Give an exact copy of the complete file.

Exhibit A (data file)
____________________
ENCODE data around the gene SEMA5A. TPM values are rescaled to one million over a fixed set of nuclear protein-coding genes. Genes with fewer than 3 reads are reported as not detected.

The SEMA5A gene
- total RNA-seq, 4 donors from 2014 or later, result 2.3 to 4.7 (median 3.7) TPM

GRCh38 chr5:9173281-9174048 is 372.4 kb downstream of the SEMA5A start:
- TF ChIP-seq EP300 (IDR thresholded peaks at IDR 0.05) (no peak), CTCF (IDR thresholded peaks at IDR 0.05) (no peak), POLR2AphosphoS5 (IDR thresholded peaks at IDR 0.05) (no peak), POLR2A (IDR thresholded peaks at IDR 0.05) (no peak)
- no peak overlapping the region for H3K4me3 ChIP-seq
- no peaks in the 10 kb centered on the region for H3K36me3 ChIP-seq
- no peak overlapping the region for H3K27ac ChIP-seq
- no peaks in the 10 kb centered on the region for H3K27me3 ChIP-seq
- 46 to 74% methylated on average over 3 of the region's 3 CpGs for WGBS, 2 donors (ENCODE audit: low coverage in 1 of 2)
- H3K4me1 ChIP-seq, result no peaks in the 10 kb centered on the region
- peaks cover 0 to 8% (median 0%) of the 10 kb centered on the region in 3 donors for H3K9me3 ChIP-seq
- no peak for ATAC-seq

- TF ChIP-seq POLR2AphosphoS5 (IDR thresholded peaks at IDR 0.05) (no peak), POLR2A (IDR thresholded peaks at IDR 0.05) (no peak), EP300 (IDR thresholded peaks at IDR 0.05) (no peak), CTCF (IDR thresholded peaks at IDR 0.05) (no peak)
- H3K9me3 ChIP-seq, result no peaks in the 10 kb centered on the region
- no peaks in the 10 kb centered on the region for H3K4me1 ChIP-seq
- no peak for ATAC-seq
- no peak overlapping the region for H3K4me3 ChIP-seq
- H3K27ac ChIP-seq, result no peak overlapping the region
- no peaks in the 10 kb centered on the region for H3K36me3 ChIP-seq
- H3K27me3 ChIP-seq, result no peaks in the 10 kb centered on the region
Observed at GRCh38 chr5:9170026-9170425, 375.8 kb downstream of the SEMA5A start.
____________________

ENCODE data around the gene SEMA5A. TPM values are rescaled to one million over a fixed set of nuclear protein-coding genes. Genes with fewer than 3 reads are reported as not detected.

The SEMA5A gene
- total RNA-seq, 4 donors from 2014 or later, result 2.3 to 4.7 (median 3.7) TPM

GRCh38 chr5:9173281-9174048 is 372.4 kb downstream of the SEMA5A start:
- TF ChIP-seq EP300 (IDR thresholded peaks at IDR 0.05) (no peak), CTCF (IDR thresholded peaks at IDR 0.05) (no peak), POLR2AphosphoS5 (IDR thresholded peaks at IDR 0.05) (no peak), POLR2A (IDR thresholded peaks at IDR 0.05) (no peak)
- no peak overlapping the region for H3K4me3 ChIP-seq
- no peaks in the 10 kb centered on the region for H3K36me3 ChIP-seq
- no peak overlapping the region for H3K27ac ChIP-seq
- no peaks in the 10 kb centered on the region for H3K27me3 ChIP-seq
- 46 to 74% methylated on average over 3 of the region's 3 CpGs for WGBS, 2 donors (ENCODE audit: low coverage in 1 of 2)
- H3K4me1 ChIP-seq, result no peaks in the 10 kb centered on the region
- peaks cover 0 to 8% (median 0%) of the 10 kb centered on the region in 3 donors for H3K9me3 ChIP-seq
- no peak for ATAC-seq

- TF ChIP-seq POLR2AphosphoS5 (IDR thresholded peaks at IDR 0.05) (no peak), POLR2A (IDR thresholded peaks at IDR 0.05) (no peak), EP300 (IDR thresholded peaks at IDR 0.05) (no peak), CTCF (IDR thresholded peaks at IDR 0.05) (no peak)
- H3K9me3 ChIP-seq, result no peaks in the 10 kb centered on the region
- no peaks in the 10 kb centered on the region for H3K4me1 ChIP-seq
- no peak for ATAC-seq
- no peak overlapping the region for H3K4me3 ChIP-seq
- H3K27ac ChIP-seq, result no peak overlapping the region
- no peaks in the 10 kb centered on the region for H3K36me3 ChIP-seq
- H3K27me3 ChIP-seq, result no peaks in the 10 kb centered on the region
Observed at GRCh38 chr5:9170026-9170425, 375.8 kb downstream of the SEMA5A start.